International Brief

 
 

Jason Quigley reports on the £1m Engineering Prize Announced in UK, and Niamh Emmett reports on the incorrectly stored vaccines in UCLA and UC Davis’ decision to pay pepper-sprayed students’ medical costs.

The Queen Elizabeth Engineering Prize was announced on November 17th at London’s Science Museum. The ceremony announcing the £1 million prize was attended by Prime Minister David Cameron, Deputy Prime Minister Nick Clegg, and Leader of the Opposition Edward Milliband.

Prime Minister David Cameron expressed delight at the Queen putting her name to the prize,  which he hopes “will carry the same stature as the Nobel Prizes”.

The prize, which is not exclusively for UK citizens, will be awarded every two years for “a groundbreaking advance in engineering which has created significant benefit to humanity”. President of the Royal Academy of Engineering, Lord Browne, will chair the awarding trust.

Dean of the UCD School of Engineering and Architecture, Professor Gerry Byrne remarked on the significance of the prize, stating that it represented a “development in the effort to raise the profile of engineering in society. Engineering is the leading driver in the development of modern technologies which enhances the quality of people’s lives daily … this prize is enormously significant and a tremendous step forward”.

Through the recent publication of the University of California Office of the President’s (UCOP) results of a routine risk review of the University of California Los Angeles (UCLA) campus health centres, it has come to light that the Arthur Ashe Student Health and Wellness Centre has not been storing vaccines at the temperatures recommended by their manufacturers.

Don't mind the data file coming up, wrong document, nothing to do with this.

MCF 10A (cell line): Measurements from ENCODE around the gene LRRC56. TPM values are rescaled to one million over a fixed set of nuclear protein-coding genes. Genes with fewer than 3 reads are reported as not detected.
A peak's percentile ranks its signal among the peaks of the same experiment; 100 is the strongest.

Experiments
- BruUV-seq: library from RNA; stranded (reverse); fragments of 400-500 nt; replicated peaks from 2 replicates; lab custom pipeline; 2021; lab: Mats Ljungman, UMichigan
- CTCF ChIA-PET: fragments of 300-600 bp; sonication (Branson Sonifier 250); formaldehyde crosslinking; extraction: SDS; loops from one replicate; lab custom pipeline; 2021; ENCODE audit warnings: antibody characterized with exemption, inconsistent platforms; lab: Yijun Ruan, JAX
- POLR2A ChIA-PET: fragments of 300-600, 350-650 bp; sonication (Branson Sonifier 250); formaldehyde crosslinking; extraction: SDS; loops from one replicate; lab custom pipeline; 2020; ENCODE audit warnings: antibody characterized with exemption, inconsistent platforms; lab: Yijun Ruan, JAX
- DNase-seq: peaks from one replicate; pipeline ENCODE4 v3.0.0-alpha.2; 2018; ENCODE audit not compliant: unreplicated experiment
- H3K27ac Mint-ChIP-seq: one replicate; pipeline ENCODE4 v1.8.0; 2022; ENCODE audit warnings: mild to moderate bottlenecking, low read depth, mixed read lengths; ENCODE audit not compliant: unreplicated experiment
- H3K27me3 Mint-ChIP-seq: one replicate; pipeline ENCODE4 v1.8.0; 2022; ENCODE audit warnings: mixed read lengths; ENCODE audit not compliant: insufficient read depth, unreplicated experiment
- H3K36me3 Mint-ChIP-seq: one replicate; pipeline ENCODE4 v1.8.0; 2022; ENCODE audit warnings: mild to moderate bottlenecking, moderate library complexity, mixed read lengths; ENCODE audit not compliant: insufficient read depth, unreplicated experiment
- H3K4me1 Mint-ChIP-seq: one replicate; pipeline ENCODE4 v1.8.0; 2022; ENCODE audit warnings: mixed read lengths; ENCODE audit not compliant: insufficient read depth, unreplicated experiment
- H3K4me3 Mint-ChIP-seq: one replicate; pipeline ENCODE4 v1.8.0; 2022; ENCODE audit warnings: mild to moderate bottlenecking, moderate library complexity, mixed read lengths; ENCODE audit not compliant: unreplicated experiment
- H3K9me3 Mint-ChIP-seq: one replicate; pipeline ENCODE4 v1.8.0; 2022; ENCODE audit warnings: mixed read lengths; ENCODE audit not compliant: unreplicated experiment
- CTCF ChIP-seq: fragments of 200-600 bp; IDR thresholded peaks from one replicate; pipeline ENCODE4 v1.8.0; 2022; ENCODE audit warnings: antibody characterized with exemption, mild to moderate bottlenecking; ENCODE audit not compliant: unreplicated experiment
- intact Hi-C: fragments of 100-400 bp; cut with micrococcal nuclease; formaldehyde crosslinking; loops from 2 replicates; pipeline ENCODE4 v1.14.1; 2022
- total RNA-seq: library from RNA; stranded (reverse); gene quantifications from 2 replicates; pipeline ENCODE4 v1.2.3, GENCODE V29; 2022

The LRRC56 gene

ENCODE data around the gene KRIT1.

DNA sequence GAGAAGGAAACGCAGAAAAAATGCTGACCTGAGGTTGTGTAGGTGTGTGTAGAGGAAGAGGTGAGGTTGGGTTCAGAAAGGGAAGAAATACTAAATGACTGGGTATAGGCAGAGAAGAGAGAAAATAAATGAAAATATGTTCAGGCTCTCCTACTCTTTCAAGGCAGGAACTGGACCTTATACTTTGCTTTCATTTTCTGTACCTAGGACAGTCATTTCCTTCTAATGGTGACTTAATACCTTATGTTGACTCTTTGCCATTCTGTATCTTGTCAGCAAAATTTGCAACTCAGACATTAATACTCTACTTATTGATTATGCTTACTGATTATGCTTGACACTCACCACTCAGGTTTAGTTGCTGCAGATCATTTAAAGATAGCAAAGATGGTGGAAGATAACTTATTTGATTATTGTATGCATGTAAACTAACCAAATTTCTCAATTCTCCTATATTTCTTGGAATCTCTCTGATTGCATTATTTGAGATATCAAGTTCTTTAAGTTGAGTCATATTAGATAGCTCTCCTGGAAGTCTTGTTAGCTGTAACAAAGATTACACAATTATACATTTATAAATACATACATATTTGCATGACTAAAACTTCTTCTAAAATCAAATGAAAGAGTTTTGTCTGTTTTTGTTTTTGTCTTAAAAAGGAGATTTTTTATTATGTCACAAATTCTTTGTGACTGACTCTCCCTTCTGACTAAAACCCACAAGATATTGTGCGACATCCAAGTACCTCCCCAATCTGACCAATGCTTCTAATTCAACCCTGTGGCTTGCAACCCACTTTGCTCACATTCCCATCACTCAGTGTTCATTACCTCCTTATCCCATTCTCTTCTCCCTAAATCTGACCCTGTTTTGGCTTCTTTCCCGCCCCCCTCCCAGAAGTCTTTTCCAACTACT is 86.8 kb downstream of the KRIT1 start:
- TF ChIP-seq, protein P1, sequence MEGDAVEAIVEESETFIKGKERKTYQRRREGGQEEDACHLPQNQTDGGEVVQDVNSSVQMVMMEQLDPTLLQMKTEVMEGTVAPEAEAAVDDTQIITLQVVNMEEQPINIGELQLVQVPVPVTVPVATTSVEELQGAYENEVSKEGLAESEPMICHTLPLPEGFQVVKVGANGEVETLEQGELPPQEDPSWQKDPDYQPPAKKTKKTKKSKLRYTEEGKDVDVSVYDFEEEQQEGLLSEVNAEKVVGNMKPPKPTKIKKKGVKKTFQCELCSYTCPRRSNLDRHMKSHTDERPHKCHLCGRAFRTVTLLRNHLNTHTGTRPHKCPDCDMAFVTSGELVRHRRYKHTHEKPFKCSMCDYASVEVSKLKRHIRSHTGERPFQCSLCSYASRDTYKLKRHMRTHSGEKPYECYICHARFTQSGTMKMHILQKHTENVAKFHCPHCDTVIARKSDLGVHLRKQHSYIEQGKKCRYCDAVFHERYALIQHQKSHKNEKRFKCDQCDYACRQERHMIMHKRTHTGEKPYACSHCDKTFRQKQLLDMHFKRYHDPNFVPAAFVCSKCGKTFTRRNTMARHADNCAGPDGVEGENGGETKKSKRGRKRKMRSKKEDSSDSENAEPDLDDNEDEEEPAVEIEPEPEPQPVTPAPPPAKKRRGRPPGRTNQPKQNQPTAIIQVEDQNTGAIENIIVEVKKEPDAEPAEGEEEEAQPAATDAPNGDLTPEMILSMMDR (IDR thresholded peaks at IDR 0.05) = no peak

The vaccines, which were distributed between January 2007 and August 2011, were possibly rendered ineffective due to the way they had been stored, however, there is no reported cases of them being harmful. The vaccines were distributed to over 12,400 students, both past and present.

According to a University spokesperson, all affected students and alumni have been sent email notifications about the vaccines as a precautionary measure. The students in question have been invited to be re-vaccinated at no additional cost. However, they were all advised to seek advice from their doctor prior to the re-vaccination, to take a blood test and to confirm that they have not developed immunity from the vaccines. Many students are calling for UCLA to pay for the blood test along with the second vaccine.

The University accepts responsibility for the improper storing of the vaccines but could not confirm why the situation had not come to light sooner.

Students from the University of California Davis partaking in a peaceful sit-down protest as a part of the Occupy Wall Street movement on November 18th were pepper sprayed at close range by a police officer in an attempt to break up the protest.

The police officer’s reaction to the peaceful protest in the University of California shocked onlookers, with over a dozen videos of the encounter being uploaded to the Internet within the day. UC Davis has recently agreed to cover the affected students’ medical costs.

According to a student who attended the protest, “I didn’t even hear a warning for the spraying, just by the students telling us all to turn around, and then we turned and we were sprayed, just like that. One of the cops was yelling at a guy saying he’s going to spray him in the face and then grabs him in the face and sprays him. They grabbed one of the protesters and sprayed it directly in his mouth. We were there peacefully, the tents were down, they had no reason to spray us”.

Following the actions carried out by police who were called in by UC Davis Chancellor Linda Katehi, Chancellor Katehi has been called upon to resign.

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